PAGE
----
Search Team

Search by Last Name
A
B
C
D
E
F
G
H
I
J
K
L
M
N
O
P
Q
R
S
T
U
V
W
X
Y
Z
 
Headshot

Sarah Harrison-Schmidt, Ph.D.

Technology Specialist

Washington, DC
Munich, Germany
202-626-7780
harrison-schmidt@fr.com
Download vCard

Background

Dr. Sarah Harrison-Schmidt is a Technology Specialist for Fish & Richardson. Her practice supports patent prosecution with a focus on computer science and quantum physics.

Dr. Harrison-Schmidt has technical knowledge and experience prosecuting patent applications in diverse fields such as quantum computing, computer architecture, telecommunications, network security, classical and quantum cryptography, mobile device applications, semiconductor materials and devices, speech recognition and synthesis, search systems, finance, and business methods.

Prior to joining Fish, Dr. Harrison-Schmidt worked in the Quantum Information Theory research group led by Prof. Reinhard Werner at the Leibniz Universität, Hannover, and successfully collaborated with several external institutions such as NetApp, Inc., the Department of Computing at Imperial College, London and the Center for Quantum Technologies at the National University of Singapore.

Education

Ph.D., University of London, Royal Holloway College 2013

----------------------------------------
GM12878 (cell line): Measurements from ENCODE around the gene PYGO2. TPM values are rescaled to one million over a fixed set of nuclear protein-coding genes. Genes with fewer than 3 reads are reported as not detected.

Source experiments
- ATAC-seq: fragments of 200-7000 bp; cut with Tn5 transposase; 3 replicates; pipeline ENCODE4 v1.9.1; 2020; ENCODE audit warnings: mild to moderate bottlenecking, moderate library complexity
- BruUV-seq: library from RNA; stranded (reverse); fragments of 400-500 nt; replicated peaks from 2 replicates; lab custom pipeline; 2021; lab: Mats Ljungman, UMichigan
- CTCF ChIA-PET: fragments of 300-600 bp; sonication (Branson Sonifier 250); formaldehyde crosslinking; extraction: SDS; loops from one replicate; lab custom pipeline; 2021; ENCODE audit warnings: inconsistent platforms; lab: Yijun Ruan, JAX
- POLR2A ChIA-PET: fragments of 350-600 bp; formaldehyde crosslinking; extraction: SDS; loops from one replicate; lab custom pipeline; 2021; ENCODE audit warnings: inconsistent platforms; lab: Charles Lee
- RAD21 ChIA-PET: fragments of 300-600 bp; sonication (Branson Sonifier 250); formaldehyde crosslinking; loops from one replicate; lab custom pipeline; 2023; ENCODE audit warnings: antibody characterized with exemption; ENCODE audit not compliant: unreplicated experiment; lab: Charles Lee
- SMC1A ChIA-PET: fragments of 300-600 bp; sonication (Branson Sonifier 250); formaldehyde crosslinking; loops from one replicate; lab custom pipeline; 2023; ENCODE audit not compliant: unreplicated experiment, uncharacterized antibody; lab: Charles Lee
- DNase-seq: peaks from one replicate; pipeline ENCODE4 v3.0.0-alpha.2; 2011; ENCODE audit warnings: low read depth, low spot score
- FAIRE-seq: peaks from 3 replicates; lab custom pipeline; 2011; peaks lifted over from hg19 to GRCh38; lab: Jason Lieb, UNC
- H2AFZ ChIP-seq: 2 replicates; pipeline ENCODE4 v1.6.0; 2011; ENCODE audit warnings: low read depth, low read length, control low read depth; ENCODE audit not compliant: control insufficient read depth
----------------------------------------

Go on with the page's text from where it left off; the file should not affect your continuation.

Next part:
Quantum Information Theory
Dissertation: Variational Simulation of Continuous Quantum Systems


M.S., University of London, Royal Holloway College 2008
Mathematics
Dissertation: Statistical Inference in Hidden Markov Models​
first class honours

Admissions

  • None

Languages

  • English
  • German

Other Distinctions

Publications

Sean Barrett, Klemens Hammerer, Sarah K. Harrison, Tracy E. Northup and Tobias J. Osborne, Simulating quantum fields with cavity QED Physical Review Letters 110, 090501 (2013)

P.G. Harrison, S. K. Harrison, N.M. Patel and S. Zertal, Storage Workload Modelling by Hidden Markov Models: Application to FLASH memory Performance Evaluation 69, 1 (2012), 17-40

3. Norbert Schuch, Sarah K. Harrison, Tobias J. Osborne and Jens Eisert, Information propagation for interacting-particle systems Physical Review A 84, 032309 (2011). [arXiv:quant-ph/1010.4576]

4. Sarah K. Leyton and Tobias J. Osborne, A quantum algorithm to solve nonlinear differential equations [arXiv:quant-ph/0812.4423]

Scholarships and University Prizes

Doctoral Training Award, awarded by the British government agency: Engineering and Physical Sciences Research Council (EPSRC)

University of London Sir John Lubbock Prize (awarded to top graduating mathematician amongst all London Colleges)

Institute of Mathematics and its Applications (IMA) Prize (awarded to the best finalist in Mathematics at the College)

Royal Holloway College, University of London Thewlis/Wilks Prize (awarded to a student entering for the final examinations in Mathematics to assist him or her in postgraduate work)

Services